How Alzheimer’s disease develops? Alzheimer’s is a neurodegenerative disease that is typified by progressive weakening of cognitive skills, affecting all aspects of day to day activities. A person suffering from Alzheimer’s is likely to undergo severe behavioral changes
Emil Kraepelin was the first person to identify the symptoms of Alzheimer’s disease. Alois Alzheimer, who was a German psychiatrist, studied typical neuropathology for the first time in the year 1906.
The distinct and the most striking symptom of Alzheimer’s disease is amnesia. In the early stages, a victim of Alzheimer’s is quite often found to be in a confused state, and facing problems with short-term memory. There are usually problems with paying attention and in terms of spatial orientation.
The personality of the person affected usually undergoes a massive change coupled with frequent mood swings and the language of the patient may be affected. However, it should be noted that Alzheimer’s disease does not affect everyone in the same way, and this can make the disease quite difficult to diagnose.
In the early stages of the illness, patients tend to lose energy and their alertness of mind decreases but this change is hardly noticeable. Also, there is loss of memory and the person may become moody. Overall, the affected person becomes slow in responding to everyday stimuli. Eventually, due to the significant memory loss the patient tries to shields himself or herself from anything that they find unfamiliar, as a result the person can become highly confused and get lost easily and frequently.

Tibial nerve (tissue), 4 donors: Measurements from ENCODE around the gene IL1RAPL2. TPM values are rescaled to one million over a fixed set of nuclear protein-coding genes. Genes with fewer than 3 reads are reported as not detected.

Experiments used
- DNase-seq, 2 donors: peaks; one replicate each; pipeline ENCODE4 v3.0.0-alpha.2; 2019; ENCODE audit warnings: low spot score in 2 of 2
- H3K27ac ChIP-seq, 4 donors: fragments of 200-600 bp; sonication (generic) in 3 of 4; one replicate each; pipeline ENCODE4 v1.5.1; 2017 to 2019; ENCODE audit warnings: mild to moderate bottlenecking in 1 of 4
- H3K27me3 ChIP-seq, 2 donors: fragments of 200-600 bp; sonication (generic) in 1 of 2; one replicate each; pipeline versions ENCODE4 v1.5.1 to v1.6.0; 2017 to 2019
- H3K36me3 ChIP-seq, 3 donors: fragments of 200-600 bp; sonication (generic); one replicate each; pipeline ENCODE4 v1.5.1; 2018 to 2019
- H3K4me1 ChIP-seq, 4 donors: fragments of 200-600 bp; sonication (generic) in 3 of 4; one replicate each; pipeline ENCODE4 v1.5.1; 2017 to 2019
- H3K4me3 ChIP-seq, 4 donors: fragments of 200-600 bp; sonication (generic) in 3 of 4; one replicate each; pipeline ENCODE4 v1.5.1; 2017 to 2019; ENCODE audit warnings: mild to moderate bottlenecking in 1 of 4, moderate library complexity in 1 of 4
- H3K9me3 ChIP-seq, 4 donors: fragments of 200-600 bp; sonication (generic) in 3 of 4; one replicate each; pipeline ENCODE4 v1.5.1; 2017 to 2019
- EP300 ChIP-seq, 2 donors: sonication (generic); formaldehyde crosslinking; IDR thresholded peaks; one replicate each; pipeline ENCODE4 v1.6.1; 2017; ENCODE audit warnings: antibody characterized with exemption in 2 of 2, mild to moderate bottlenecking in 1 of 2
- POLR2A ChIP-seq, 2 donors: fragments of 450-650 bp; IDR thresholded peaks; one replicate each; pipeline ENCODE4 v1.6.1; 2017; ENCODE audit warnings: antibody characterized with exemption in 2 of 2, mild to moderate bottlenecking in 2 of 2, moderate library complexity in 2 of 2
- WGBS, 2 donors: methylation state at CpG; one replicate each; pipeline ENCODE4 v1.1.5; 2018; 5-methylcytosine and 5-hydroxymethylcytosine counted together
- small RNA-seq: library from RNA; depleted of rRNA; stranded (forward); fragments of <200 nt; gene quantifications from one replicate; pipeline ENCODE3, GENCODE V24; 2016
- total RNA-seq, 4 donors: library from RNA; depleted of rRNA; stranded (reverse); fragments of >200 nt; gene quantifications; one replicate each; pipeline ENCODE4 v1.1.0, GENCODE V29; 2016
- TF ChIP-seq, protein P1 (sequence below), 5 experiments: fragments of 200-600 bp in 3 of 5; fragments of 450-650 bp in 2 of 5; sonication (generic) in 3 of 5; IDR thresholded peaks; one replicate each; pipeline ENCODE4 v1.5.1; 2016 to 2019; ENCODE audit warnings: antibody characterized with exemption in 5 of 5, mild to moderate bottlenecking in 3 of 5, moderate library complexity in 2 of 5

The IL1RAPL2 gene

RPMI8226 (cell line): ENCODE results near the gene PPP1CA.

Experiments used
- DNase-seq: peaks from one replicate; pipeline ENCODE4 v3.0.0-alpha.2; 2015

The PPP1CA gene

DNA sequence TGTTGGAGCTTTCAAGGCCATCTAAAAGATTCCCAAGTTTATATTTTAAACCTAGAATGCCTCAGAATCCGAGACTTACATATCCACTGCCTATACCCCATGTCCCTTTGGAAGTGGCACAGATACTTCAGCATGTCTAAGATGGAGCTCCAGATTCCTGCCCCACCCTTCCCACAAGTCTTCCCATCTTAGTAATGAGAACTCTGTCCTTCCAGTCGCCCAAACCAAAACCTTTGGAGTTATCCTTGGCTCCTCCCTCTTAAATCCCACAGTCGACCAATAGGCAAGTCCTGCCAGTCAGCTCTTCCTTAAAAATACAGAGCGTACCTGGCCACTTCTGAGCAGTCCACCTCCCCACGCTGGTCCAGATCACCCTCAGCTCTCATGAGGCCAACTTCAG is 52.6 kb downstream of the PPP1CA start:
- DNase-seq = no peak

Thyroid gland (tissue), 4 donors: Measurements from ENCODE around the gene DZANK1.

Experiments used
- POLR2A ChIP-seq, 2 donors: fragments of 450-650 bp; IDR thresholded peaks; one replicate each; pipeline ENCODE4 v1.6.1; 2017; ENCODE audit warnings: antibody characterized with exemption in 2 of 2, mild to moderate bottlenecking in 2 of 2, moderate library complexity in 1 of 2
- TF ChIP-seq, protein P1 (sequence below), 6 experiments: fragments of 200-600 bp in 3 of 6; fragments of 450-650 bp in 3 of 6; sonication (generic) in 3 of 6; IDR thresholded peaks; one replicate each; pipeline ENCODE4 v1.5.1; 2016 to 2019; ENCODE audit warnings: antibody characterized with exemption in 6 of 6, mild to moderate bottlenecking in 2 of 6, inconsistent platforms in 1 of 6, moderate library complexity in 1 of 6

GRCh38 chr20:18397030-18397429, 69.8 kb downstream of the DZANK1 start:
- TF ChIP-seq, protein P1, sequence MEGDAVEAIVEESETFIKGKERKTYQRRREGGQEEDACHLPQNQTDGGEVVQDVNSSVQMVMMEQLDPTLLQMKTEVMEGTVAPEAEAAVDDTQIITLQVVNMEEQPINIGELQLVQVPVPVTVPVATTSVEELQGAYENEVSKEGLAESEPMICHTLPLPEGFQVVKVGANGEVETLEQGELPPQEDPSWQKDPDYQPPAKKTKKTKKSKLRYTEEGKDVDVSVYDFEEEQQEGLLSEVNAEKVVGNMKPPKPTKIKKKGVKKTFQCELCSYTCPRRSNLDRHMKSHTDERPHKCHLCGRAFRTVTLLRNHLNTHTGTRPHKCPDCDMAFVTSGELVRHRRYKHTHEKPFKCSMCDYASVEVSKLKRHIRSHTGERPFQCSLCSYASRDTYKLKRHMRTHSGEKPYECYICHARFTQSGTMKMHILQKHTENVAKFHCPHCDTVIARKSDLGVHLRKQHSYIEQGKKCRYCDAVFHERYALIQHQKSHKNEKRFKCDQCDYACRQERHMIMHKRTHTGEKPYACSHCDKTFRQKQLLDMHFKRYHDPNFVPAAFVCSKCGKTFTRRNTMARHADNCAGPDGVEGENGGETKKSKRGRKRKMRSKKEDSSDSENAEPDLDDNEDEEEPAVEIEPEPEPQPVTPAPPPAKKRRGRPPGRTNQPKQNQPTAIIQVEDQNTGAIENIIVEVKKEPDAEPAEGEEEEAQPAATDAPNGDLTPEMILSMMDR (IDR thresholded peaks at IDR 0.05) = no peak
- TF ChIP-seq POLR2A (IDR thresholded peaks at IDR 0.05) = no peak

In the next stage, the victim of Alzheimer’s starts seeking assistance to carry out those tasks that require heavy lifting. Their speech starts getting affected and quite frequently they stop abruptly after saying half a sentence. Depression, irritation and restlessness are some of the common traits during this stage of illness.
Slowly, the individual becomes disabled. They may remember past incidents but can’t recall the very recent ones. In the advanced stage it becomes difficult for the patient to distinguish between day and night or even recognize the faces of very near and dear ones.
In the last stage of the disease, patients merely exist. They experience total loss of memory and they are unable to eat properly and cannot control themselves to any great extent. Constant care is needed for a patient at this stage. The individual also becomes prone to other diseases such as pneumonia, infections, etc. Ultimately they become confined to bed and this fatal stage leads to death.
Alzheimer’s disease is not curable but there are treatments available that can slow its progress and there is promising research that may lead to a cure.
Following the experience with our dad and Alzheimer’s disease my brother Chris and I are on a crusade to raise £20,000 to help with Alzheimer’s research and support. Chris has written and produced and recorded a song and a video of a song called “Worried About My Daddy”. Please, Please, Please go to our website http://worriedaboutmydaddy.com/ to listened to and DOWNLOAD the song or watch the video introduced by not other than Sir Cliff Richard. If you can afford donate to our worthy cause it would be very much appreciated.
If you are currently facing a situation that a loved one is affected by Alzheimer’s don’t give up you are all they have and even though they may not recognise you a lot of the time there will be times when they do and that is the little ray of light that will keep you going.
The very best of wishes
Dave and Chris Ward